Whether you’re thinking about the upcoming holidays or want to ensure co-parenting with your ex goes smoother next summer, it pays to plan ahead. You’ll also have a better shot at co-parenting ninja-hood if you and your ex work together and agree on a co-parenting plan that works well for everyone involved.
Ready to start co-parenting like a ninja during upcoming holidays and summer vacations? Consider the following tips.
No. 1: Review your parenting plan and holiday schedule.
If it’s been a few years since your parenting plan and possession schedule were agreed upon, it may be time for an update. Children’s needs, activities and interests can change drastically over time. Schedule time with your ex (and, if necessary, a mediator or parenting coordinator/parenting facilitator) to make adjustments. Once both parties agree to the changes, their respective attorneys can file any necessary paperwork.
If you’re in the process of divorce and need to make plans for an upcoming holiday or vacation, your divorce attorney can explain what the default possession schedule in the Texas Family Code provides and whether a hearing will be necessary to address holiday and vacation plans.
For additional tips, check out our holiday co-parenting infographic.
No. 2: Keep the shared family calendar up to date.
Shared calendars help keep everyone on the same page and are readily available online. Some judges even require parents to use shared calendars, like Our Family Wizard, during the divorce process. However, shared calendars only work when they are accurate, so agree to diligently update the calendar when new events or activities arise. These include the children’s school and extracurricular activities, doctor appointments, family celebrations, birthday parties and other outings, as well as upcoming vacations.
Newly divorced? Check out our back-to-school tips here.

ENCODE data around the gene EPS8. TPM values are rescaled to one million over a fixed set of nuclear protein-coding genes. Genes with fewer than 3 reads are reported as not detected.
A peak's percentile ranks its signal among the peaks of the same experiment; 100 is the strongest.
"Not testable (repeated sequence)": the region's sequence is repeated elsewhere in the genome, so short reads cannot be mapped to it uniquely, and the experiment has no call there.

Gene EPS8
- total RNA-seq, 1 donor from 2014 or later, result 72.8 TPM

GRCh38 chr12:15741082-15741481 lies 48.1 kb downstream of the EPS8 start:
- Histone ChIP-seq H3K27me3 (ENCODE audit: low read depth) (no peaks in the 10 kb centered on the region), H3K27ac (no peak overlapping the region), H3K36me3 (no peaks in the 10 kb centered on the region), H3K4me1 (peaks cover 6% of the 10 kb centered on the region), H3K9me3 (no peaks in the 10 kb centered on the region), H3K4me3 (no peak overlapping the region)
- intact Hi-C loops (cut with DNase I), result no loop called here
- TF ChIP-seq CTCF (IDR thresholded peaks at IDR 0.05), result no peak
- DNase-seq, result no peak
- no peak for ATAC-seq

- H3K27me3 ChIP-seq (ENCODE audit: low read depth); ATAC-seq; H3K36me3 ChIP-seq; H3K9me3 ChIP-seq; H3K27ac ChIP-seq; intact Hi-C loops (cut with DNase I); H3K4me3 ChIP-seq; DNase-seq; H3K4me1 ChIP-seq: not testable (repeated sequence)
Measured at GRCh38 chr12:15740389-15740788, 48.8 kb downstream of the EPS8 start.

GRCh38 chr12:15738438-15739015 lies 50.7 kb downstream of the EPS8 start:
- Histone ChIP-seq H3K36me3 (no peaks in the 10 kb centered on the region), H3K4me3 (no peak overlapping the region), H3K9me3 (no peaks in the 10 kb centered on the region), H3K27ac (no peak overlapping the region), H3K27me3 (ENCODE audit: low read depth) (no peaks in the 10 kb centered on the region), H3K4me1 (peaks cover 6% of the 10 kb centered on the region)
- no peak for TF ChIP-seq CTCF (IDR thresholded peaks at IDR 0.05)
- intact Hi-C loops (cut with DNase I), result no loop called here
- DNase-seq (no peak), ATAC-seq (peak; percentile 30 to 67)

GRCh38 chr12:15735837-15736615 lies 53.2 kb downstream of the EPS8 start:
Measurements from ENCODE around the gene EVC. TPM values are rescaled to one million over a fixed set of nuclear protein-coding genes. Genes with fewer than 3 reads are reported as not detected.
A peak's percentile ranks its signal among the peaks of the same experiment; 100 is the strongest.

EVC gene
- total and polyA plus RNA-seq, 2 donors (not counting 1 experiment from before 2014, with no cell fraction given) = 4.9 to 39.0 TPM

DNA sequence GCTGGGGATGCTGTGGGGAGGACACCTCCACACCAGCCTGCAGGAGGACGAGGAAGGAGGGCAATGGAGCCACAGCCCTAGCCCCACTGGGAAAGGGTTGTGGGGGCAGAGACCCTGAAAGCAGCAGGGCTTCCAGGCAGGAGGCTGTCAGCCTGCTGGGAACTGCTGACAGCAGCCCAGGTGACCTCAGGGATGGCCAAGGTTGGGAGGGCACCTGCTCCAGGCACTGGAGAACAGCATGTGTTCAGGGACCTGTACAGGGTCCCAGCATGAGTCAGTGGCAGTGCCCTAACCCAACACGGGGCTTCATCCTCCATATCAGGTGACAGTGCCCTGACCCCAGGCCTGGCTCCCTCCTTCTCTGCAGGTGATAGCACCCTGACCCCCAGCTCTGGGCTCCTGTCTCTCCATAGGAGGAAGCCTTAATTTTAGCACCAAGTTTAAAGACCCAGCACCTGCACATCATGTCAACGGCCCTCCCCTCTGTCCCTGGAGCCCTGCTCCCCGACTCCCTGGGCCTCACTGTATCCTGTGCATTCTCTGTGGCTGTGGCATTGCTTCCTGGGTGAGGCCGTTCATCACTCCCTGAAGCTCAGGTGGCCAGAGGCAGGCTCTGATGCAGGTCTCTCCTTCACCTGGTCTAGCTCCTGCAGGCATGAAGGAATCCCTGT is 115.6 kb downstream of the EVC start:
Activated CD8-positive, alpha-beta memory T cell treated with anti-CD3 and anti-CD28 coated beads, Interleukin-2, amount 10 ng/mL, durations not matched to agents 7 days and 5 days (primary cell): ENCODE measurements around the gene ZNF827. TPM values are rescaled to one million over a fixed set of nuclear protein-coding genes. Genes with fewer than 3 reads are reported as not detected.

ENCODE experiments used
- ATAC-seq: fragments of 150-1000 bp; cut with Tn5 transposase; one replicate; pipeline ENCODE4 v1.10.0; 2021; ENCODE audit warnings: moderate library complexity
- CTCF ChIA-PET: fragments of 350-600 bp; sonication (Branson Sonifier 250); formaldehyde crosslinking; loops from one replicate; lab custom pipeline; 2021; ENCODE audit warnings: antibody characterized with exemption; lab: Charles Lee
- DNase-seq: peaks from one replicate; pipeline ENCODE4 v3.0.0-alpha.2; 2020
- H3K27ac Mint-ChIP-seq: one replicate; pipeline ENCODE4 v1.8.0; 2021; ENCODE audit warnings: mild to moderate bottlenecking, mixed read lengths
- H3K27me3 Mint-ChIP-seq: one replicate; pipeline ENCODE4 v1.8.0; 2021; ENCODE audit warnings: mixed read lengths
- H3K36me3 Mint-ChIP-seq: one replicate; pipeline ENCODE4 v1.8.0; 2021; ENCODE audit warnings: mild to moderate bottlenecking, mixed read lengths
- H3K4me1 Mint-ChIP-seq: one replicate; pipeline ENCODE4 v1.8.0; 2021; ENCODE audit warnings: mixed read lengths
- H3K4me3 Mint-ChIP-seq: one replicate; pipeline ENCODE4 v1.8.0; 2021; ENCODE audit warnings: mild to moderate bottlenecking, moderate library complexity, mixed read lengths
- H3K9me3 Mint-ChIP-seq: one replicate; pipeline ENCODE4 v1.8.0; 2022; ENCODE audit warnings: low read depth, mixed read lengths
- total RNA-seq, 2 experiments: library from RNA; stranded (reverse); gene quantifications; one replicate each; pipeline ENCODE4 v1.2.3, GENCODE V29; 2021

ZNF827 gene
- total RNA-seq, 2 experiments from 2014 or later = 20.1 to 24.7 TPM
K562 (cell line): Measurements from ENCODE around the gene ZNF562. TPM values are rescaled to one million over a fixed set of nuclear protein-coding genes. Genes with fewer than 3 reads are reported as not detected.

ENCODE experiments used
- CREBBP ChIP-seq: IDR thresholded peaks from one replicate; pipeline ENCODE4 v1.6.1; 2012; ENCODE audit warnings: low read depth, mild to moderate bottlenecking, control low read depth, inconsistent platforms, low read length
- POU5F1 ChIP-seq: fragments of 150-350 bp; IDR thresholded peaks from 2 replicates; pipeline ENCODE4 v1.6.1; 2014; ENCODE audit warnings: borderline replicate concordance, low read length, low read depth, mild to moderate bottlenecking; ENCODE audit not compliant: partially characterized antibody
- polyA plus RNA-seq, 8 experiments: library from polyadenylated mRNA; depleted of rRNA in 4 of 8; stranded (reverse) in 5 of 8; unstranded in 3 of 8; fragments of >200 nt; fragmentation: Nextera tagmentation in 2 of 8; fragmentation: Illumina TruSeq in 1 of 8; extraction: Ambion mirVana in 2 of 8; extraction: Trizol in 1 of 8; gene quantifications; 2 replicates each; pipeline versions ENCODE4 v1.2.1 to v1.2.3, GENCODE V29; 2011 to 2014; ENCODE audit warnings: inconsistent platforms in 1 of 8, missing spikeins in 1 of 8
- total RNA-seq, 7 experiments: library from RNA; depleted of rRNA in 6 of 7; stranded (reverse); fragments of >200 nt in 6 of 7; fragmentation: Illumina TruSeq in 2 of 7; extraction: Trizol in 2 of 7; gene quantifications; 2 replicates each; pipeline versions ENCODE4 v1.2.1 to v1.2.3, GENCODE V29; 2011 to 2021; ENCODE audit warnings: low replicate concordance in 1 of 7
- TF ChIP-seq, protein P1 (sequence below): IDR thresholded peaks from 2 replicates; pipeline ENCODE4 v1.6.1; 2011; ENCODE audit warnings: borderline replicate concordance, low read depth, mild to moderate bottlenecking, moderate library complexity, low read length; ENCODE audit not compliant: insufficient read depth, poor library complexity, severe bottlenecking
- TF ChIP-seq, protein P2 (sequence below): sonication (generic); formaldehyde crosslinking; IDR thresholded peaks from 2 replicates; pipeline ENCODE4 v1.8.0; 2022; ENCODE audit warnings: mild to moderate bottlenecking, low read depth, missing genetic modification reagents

No. 3: Discuss how to handle unforeseen costs and expenses.
Who pays for what should be covered in your parenting plan; however, it isn’t unusual for unexpected events or activities to come up during summer vacation and holiday breaks. For example, say your son is invited to join his best friend and his parents for a weekend ski trip, and they’ll cover all expenses except airfare. You could ask the other parent to split the cost of the flight, or agree that the more affluent parent will pay a larger portion or all of the expense.
No. 4: Be proactive about planning YOUR solo time.
If you’re not used to spending summer vacation or holiday time without your kids, being apart could be difficult for you. To ease the loneliness, schedule activities for yourself while the kids are away. Whether that means reconnecting with old friends, going on vacation, pursuing a new hobby or donating time to a favorite charity, staying busy helps time fly and can be fulfilling as well.
No. 5: Remember, the kids come first.
Splitting children’s holiday and vacation time with another parent can be challenging, especially during and following a high-conflict divorce. To help minimize trauma and maximize enjoyment for your child, try to be as kind and flexible as possible with your ex. This will hopefully encourage him or her to do the same in return. If you find it impossible to co-parent – regarding holidays or otherwise – bring in a mediator or parenting coordinator/parenting facilitator to help sort through any issues. Your family law attorney can make recommendations if you need help finding one.
Christine Powers Leatherberry is a compassionate family lawyer who is equally comfortable in the courtroom as she is counseling her clients one-on-one. To learn more about divorce and child custody in Dallas and Collin Counties, please call
to speak confidentially with a knowledgeable and considerate member of the Connatser Family Law team.
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